"I remember looking at those pictures," said Jennifer, Michelle's mother. "I thought, 'no wonder Michelle has been so sick.'"
"The pictures were astonishing," added Michelle.
Following diagnosis, Michelle immediately began treatment. Common non-surgical treatment for IBD includes aspirin derivatives, immunomodulators, steroids, biologics, diet and nutrition and antibiotics. For the next two years, Michelle tried some of these options, including prednisone, 6-MP and a specialized diet.
These plans gave Michelle some control, but over time treatment did little to diminish her discomfort and the steroids had stunted her growth.
"I was so discouraged and frustrated," said Michelle. "It was the end of the road."
Then, in the summer of 2008, Edward Hoffenberg, MD, pediatric gastroenterologist at Children's Hospital Colorado, approached Michelle and her parents with a promising opportunity: participation in a clinical trial of Humira,® an aggressive tumor necrosis factor (TNF) blocker. Humira is used to treat adult patients with moderate to severe Crohn's
disease, not yet approved by the FDA for the pediatric population.
"We're doing this trial to give children another FDA-approved choice," said Susan Brantz, certified clinical research coordinator at Children's Hospital Colorado. She explained that Humira has proven effective for Crohn's treatment in adults and is more convenient than other treatment options.
Brantz described Humira as a "tough drug," whose subcutaneous injection stings and "is not without possible side effects." According to Humira manufacturer, Abbott Laboratories, these can include increased susceptibility to infection and malignancies, among others.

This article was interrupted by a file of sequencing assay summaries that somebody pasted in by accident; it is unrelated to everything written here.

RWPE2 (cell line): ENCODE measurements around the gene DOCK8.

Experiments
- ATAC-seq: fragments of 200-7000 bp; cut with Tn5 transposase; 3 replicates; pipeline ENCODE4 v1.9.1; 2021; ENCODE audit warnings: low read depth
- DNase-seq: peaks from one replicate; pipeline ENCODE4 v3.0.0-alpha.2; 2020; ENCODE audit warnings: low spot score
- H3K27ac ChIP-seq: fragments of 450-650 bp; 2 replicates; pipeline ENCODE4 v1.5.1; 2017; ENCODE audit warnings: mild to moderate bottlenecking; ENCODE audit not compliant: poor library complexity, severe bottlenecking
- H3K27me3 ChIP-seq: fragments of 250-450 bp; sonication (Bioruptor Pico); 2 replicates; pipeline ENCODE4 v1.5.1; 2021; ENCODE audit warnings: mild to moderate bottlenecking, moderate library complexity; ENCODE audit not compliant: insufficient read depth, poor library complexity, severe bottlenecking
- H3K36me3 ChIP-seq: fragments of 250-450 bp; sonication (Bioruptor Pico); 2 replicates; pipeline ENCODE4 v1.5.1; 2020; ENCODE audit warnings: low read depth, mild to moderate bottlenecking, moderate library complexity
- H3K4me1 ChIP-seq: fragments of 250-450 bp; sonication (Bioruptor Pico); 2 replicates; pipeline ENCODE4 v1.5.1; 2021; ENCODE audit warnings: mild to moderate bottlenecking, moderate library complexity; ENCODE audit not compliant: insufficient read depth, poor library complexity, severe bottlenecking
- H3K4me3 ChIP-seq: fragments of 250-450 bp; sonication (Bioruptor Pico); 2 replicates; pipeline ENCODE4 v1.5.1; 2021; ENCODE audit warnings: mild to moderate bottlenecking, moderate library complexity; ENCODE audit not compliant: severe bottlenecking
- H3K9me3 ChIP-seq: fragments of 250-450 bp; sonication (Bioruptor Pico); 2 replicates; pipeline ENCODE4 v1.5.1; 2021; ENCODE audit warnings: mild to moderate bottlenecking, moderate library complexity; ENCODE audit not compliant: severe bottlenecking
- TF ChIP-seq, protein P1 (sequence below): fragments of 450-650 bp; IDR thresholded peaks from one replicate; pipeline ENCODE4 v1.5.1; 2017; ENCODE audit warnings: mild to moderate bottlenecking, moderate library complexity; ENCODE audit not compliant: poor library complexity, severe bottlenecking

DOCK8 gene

Sting and side effects aside, Michelle and her parents easily opted to participate in the study.
"After two years of not experiencing life as a 10- or 11-year-old should, it was not a tough decision," Jennifer said.
"We were pretty sure a more powerful drug would work," added Michelle.
As predicted, Michelle's life changed when she received her first Humira shot.
"It seemed to work immediately," said Jennifer. "Humira was amazing."
The first year of Michelle's Humira clinical trial was blinded and Dr. Hoffenberg did not know her exact dosage. Despite that, Michelle went asymptomatic and grew in both height and weight.
"The year has gone beautifully," said Jennifer, who touted Michelle's successes as a teenager, thanks in large part to Humira: straight As, participation in youth group, guitar lessons, and travels to Napa, California and Europe.
"Humira is so easy," said Jennifer. "It's a non-event in our life."
Michelle recently rolled over to the open label portion of the clinical trial, allowing Dr. Hoffenberg to control her prescription, tweaking dosages for even more effective treatment. Dr. Hoffenberg will continue to monitor Michelle's progress, hopeful that the positive effects will last.
"We're thrilled we're able to participate in this trial," said Jennifer. "I feel confident that Michelle will grow and thrive and experience life as a typical 12-year-old."
Michelle's participation in the Humira clinical trial marks one of many changing trends in the GI department at Children's Hospital Colorado. As diagnosis and treatment for IBD become more fine-tuned, opportunities to participate in clinical trials will likely increase.
For Michelle and her parents, the highly specialized, team-oriented care they received at Children's Hospital Colorado has already impacted their lives. Jennifer described round-table discussions in which every member of the GI team shared knowledge about Michelle, considering new drugs and alternative options.
"The team approach is helpful because all clinical researchers know what's going on with Michelle," said Jennifer. "They know her story and who